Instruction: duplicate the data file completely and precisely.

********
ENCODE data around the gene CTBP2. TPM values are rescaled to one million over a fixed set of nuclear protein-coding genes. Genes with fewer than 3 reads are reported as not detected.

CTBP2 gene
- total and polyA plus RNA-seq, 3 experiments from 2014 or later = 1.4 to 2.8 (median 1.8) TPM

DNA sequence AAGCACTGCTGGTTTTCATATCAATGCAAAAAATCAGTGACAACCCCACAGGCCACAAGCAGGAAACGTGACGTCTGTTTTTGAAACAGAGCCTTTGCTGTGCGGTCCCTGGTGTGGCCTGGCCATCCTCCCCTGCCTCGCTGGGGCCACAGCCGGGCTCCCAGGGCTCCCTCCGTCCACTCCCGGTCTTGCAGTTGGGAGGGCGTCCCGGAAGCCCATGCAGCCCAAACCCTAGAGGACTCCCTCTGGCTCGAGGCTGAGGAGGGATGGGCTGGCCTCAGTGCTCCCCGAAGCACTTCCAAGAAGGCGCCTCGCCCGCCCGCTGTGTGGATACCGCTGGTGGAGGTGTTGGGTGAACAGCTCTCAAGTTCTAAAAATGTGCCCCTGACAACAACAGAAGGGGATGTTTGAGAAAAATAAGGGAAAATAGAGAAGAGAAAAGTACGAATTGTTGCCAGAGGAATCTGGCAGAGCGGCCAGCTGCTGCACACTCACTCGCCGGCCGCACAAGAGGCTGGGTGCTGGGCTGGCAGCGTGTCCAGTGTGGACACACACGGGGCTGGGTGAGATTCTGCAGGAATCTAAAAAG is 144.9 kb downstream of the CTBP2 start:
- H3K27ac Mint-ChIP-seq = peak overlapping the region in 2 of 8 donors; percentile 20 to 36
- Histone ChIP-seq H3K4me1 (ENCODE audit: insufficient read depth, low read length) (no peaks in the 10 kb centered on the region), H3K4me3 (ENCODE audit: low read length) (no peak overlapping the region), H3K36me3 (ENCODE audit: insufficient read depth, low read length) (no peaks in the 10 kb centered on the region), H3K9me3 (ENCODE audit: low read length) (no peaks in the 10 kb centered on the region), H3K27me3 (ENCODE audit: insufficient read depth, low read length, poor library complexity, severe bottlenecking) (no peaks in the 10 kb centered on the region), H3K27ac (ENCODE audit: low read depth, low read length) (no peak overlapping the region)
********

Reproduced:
ENCODE data around the gene CTBP2. TPM values are rescaled to one million over a fixed set of nuclear protein-coding genes. Genes with fewer than 3 reads are reported as not detected.

CTBP2 gene
- total and polyA plus RNA-seq, 3 experiments from 2014 or later = 1.4 to 2.8 (median 1.8) TPM

DNA sequence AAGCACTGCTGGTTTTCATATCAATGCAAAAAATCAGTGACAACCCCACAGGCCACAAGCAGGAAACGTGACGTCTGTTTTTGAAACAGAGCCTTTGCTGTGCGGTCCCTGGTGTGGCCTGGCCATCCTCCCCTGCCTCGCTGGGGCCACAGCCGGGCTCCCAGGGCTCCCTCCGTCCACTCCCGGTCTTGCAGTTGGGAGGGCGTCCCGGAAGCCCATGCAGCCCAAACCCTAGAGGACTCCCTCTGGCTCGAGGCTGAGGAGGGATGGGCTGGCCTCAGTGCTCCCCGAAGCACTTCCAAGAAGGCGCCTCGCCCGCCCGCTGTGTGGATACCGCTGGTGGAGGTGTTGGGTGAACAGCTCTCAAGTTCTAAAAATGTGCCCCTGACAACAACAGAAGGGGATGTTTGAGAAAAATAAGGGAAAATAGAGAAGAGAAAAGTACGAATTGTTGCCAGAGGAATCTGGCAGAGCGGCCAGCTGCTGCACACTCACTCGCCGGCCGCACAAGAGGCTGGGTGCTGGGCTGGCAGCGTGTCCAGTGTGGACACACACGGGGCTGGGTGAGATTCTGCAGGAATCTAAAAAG is 144.9 kb downstream of the CTBP2 start:
- H3K27ac Mint-ChIP-seq = peak overlapping the region in 2 of 8 donors; percentile 20 to 36
- Histone ChIP-seq H3K4me1 (ENCODE audit: insufficient read depth, low read length) (no peaks in the 10 kb centered on the region), H3K4me3 (ENCODE audit: low read length) (no peak overlapping the region), H3K36me3 (ENCODE audit: insufficient read depth, low read length) (no peaks in the 10 kb centered on the region), H3K9me3 (ENCODE audit: low read length) (no peaks in the 10 kb centered on the region), H3K27me3 (ENCODE audit: insufficient read depth, low read length, poor library complexity, severe bottlenecking) (no peaks in the 10 kb centered on the region), H3K27ac (ENCODE audit: low read depth, low read length) (no peak overlapping the region)